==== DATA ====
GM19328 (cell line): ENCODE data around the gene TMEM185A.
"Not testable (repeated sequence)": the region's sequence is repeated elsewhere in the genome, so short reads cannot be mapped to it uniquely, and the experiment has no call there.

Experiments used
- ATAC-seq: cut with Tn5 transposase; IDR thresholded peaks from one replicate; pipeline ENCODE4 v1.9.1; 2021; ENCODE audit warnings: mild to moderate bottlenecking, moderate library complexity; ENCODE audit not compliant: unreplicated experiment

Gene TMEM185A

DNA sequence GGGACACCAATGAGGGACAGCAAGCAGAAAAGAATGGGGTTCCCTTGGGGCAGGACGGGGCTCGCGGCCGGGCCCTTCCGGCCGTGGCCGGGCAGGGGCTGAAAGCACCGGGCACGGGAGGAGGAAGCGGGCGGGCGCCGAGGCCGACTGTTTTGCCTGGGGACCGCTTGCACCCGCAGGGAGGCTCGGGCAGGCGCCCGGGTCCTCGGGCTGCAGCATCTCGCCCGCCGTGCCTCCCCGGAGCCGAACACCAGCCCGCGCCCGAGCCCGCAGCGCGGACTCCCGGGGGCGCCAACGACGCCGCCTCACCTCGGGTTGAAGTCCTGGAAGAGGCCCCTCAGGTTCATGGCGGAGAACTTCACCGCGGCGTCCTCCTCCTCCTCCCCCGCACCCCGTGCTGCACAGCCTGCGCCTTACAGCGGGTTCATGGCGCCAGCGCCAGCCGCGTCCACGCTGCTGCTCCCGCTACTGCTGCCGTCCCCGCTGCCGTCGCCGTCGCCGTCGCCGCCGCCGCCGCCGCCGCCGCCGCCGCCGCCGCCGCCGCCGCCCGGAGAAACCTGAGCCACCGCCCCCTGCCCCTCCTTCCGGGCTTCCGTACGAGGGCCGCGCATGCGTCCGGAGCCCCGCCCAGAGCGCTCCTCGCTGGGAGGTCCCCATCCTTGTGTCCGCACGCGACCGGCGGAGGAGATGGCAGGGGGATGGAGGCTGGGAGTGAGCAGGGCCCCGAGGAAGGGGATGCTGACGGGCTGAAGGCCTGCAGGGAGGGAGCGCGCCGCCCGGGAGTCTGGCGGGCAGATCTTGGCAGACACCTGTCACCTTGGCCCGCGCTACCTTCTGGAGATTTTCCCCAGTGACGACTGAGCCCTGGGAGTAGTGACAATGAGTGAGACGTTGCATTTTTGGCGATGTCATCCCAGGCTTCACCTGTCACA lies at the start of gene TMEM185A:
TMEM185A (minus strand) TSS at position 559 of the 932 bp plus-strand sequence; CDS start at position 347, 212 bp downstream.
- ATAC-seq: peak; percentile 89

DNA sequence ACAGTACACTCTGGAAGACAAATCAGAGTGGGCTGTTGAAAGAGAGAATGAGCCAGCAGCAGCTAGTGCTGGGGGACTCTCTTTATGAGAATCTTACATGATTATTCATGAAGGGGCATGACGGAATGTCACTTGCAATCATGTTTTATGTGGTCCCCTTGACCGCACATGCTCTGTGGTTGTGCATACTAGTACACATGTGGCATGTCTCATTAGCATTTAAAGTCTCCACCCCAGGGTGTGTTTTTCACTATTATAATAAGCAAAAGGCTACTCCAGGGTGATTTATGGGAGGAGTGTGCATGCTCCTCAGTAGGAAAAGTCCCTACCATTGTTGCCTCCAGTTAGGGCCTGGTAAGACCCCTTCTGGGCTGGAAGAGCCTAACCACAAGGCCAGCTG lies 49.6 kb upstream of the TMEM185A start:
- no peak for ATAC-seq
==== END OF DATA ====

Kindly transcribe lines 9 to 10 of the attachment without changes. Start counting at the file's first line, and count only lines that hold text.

DNA sequence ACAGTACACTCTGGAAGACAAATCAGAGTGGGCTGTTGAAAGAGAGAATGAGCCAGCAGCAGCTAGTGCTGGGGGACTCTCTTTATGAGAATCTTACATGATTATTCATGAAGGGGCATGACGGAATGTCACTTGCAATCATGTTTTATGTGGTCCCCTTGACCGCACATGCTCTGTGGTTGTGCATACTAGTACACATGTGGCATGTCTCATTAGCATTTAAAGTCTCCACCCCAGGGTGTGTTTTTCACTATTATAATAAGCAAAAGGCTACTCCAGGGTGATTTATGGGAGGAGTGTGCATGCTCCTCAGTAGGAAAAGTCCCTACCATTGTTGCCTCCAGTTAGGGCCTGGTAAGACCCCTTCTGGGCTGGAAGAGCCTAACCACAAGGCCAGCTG lies 49.6 kb upstream of the TMEM185A start:
- no peak for ATAC-seq